Under a barrage of criticism at the Television Critics Assn. press tour on Thursday, CBS Entertainment executives defended the network’s decision to keep “Bull” on the air despite the harassment allegations against star Michael Weatherly, and addressed concerns about racial insensitivity on the set of “Big Brother.”
CBS network head Kelly Kahl told the reporters and critics in the audience that Weatherly was “remorseful and apologetic” when the allegations from former co-star Eliza Dushku first came to light, and was remorseful and apologetic again once the settlement emerged, noting that no other incidents around Weatherly’s behavior have been reported.
Though Steven Spielberg’s Amblin TV pulled out as a producer of the series in the wake of news of the accusations and settlement, Kahl bluntly pointed to the show’s ongoing popularity as the reason for continuing to keep it on the air.
“I can’t speak for Amblin, but to us, it’s a show that does very well,” said Kahl. “It’s a very popular show. More than 10 million people watch every week. Michael is loved by our audience, and even after these allegations came out, people continued to watch. It’s a popular show we want to keep on our air, and it’s a very good show as well.”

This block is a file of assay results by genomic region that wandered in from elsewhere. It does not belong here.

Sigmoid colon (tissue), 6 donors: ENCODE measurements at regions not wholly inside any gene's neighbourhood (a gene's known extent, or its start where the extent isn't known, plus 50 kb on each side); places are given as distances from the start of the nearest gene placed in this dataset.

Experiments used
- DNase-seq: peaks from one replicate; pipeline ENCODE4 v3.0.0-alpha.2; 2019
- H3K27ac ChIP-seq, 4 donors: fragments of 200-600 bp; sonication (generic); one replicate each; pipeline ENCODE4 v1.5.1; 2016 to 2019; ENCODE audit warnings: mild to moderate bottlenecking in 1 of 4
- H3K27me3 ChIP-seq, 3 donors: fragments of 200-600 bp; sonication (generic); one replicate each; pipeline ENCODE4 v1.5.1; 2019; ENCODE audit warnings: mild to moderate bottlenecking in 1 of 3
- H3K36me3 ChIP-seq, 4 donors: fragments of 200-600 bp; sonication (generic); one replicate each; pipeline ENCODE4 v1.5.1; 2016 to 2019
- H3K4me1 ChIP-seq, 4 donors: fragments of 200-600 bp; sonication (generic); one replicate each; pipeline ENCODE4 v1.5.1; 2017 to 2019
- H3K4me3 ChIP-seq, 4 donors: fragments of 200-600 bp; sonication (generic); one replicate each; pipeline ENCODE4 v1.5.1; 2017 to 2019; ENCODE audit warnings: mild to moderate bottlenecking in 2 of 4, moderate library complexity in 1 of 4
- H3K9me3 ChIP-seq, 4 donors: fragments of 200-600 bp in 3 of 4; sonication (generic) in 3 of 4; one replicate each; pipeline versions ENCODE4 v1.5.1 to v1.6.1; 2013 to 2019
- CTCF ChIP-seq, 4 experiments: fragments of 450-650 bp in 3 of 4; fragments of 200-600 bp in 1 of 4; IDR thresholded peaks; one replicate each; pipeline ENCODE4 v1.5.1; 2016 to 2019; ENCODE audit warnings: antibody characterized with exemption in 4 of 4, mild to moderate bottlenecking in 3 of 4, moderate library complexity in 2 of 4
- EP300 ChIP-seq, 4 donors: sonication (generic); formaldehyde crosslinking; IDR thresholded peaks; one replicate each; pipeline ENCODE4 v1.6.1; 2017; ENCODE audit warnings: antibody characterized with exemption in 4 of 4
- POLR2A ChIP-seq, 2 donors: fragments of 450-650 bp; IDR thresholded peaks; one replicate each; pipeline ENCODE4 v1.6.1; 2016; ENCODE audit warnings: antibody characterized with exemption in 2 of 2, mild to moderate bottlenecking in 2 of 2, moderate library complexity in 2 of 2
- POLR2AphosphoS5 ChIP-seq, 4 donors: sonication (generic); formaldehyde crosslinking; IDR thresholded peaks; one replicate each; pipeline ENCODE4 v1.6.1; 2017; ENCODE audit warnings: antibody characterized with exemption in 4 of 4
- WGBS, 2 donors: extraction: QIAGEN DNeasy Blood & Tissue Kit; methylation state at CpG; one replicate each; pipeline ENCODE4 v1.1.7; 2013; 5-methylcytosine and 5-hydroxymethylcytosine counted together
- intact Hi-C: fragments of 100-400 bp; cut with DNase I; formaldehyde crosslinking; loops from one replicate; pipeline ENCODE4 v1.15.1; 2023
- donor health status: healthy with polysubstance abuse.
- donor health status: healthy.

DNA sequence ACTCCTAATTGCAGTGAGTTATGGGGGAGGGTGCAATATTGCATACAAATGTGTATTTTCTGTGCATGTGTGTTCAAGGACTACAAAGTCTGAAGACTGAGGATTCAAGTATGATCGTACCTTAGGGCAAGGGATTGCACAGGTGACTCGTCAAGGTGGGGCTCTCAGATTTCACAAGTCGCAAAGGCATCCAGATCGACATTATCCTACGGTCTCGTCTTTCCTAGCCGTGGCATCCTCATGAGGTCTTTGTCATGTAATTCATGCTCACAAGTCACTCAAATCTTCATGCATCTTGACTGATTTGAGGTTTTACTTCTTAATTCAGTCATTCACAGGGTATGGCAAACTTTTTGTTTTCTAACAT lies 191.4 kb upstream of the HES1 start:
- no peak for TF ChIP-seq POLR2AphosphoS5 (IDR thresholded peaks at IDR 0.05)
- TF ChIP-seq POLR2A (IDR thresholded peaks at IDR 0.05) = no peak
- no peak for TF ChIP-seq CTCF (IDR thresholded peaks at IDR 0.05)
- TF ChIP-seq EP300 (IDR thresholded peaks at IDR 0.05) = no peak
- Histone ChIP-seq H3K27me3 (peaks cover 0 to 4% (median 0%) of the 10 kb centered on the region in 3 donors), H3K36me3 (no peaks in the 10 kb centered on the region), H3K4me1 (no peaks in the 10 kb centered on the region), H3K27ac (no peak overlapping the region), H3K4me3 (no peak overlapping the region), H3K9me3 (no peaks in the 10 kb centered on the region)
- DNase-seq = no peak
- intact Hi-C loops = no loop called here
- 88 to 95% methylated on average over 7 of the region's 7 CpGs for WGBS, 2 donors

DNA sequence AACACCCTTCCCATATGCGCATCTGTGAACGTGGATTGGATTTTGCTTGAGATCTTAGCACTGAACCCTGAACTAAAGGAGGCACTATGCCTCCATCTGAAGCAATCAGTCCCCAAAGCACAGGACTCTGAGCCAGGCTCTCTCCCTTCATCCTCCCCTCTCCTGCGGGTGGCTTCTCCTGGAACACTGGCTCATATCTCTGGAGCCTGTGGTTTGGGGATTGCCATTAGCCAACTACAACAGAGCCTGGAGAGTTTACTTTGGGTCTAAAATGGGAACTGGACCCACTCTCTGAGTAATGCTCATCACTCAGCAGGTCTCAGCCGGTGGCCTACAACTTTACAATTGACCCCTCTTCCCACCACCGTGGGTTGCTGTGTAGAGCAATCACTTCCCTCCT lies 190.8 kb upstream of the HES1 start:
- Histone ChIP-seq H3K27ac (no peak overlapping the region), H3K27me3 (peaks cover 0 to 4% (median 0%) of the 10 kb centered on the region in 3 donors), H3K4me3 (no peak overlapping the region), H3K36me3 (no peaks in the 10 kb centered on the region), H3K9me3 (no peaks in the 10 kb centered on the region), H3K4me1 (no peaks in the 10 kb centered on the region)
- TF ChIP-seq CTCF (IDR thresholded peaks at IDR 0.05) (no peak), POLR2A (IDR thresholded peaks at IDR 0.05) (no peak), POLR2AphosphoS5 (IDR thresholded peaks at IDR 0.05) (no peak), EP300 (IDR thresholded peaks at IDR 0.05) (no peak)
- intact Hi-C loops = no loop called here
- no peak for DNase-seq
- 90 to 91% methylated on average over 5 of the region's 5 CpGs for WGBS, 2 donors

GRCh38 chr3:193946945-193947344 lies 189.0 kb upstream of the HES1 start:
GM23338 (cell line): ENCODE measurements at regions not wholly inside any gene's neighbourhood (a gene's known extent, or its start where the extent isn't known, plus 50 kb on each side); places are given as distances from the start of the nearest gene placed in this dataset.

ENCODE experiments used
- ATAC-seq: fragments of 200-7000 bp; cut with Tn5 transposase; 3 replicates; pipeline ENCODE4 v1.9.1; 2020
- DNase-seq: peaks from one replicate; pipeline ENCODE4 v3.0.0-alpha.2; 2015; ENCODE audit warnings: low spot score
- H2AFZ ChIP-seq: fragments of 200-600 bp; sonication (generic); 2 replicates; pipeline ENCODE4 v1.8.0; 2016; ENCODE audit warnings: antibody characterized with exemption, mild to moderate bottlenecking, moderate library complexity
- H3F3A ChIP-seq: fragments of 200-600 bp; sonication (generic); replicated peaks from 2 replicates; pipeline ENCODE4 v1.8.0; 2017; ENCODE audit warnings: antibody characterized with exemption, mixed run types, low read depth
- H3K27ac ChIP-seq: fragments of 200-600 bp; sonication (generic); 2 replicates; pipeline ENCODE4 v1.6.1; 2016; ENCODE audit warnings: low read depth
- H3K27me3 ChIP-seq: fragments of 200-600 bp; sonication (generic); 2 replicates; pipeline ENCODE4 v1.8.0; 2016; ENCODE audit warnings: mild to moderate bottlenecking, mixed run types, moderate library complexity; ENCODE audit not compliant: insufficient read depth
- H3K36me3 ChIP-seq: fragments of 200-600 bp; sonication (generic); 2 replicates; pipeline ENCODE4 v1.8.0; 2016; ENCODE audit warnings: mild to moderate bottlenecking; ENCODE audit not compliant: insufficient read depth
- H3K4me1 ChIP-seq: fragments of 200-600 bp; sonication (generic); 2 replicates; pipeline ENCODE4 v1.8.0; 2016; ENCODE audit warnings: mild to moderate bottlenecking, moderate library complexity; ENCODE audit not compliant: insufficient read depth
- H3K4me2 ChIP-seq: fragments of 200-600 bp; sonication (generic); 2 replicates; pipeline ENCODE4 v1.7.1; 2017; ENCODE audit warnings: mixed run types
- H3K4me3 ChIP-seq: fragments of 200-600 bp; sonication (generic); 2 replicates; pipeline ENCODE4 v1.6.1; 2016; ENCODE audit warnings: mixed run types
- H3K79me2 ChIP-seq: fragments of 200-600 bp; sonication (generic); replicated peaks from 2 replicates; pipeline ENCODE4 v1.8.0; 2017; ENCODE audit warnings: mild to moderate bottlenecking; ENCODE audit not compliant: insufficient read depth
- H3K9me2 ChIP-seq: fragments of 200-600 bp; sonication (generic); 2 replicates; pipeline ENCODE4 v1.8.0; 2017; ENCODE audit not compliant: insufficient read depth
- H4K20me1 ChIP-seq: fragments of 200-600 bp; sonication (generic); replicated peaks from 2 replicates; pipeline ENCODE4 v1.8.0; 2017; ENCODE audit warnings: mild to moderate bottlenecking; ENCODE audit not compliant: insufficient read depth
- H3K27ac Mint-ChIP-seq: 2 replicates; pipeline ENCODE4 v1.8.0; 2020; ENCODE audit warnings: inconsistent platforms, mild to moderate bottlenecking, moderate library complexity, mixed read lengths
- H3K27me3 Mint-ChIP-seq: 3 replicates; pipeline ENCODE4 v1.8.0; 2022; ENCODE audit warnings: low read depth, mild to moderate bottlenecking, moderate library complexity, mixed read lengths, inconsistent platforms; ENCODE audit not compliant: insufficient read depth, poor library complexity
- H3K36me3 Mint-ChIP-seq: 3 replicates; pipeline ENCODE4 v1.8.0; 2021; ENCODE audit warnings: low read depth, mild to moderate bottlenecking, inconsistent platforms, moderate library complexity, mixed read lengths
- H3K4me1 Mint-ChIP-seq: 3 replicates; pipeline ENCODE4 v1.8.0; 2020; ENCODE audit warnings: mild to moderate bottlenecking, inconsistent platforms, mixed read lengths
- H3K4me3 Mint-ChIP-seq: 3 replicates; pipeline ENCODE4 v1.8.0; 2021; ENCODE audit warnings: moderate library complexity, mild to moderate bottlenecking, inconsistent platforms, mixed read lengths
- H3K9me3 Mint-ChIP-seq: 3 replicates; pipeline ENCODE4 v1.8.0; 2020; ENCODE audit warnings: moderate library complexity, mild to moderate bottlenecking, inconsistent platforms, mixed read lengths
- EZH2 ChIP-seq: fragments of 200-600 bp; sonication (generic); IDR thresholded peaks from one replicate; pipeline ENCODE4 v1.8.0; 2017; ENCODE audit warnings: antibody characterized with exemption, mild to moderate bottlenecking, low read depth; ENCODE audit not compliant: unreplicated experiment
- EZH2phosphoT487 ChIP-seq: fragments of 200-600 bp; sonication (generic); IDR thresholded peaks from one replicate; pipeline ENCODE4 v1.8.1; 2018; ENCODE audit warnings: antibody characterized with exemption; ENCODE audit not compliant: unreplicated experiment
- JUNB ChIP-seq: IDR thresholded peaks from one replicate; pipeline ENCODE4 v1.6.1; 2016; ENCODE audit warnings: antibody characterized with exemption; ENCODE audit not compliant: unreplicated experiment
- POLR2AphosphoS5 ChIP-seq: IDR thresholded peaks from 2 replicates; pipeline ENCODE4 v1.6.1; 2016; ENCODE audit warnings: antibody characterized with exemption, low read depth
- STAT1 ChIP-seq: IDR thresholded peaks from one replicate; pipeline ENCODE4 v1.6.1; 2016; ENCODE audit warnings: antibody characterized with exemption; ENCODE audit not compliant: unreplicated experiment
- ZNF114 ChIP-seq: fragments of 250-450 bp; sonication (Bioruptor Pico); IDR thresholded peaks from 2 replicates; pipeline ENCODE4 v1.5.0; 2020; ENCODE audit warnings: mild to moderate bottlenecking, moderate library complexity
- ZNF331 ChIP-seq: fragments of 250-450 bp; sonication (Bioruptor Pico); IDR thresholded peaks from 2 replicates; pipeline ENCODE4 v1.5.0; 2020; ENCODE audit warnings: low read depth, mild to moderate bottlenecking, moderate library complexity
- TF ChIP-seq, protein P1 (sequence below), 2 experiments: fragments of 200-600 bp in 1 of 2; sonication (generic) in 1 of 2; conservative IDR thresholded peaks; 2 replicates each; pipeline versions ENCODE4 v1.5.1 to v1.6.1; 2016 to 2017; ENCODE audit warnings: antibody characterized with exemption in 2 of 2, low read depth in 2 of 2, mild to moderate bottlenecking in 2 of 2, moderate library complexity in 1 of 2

Separately, Kahl and senior executive VP of programming Thom Sherman were questioned about the recent controversies surrounding “Big Brother” that involved heavily criticized editing — which some charged made a contestant of color look unnecessarily aggressive — and an elimination round that removed three people of color from the house.
In that case, Sherman said that a producer had “overstepped” in trying to elicit a sound bite, and did not believe that such an incident would happen again. All producers receive unconscious-bias training, said Kahl, asserting that most contestants who have appeared on CBS reality shows feel positively about their experiences.
Sherman also noted that he is “proud” of the work the network is doing in diversity and inclusion: The upcoming fall slate of shows features 53% of writers who are women or people or color, and when the directorial slate is complete, directors that are 50% women or people of color.
Those who work on CBS shows, from “top to bottom,” receive leadership and unconscious bias training intended to improve their work environments, said the execs, and said that if they hear something is “askew” on a show, the claims are investigated immediately.
After the panel, Kahl later told Variety that CBS leadership has undergone similar such training.
“I don’t want to tell you every single person has taken every single course, but we’ve had a lot of it offered and I encourage all of our people to take it because you can learn a lot and it’s good for all our executives to be exposed to new ways of doing things,” he said.
Separately, Kahl and Sherman touted the appeal of the network as a place for creatives to continue to bring their shows, announcing a series commitment to David E. Kelley’s “The Lincoln Lawyer” — they are “salivating to get his first script” — and the Kaley Cuoco-produced “Pretty,” about a “ballsy, passionate” woman who moves from New Jersey to Los Angeles to pursue love and her dream of becoming the next Oprah.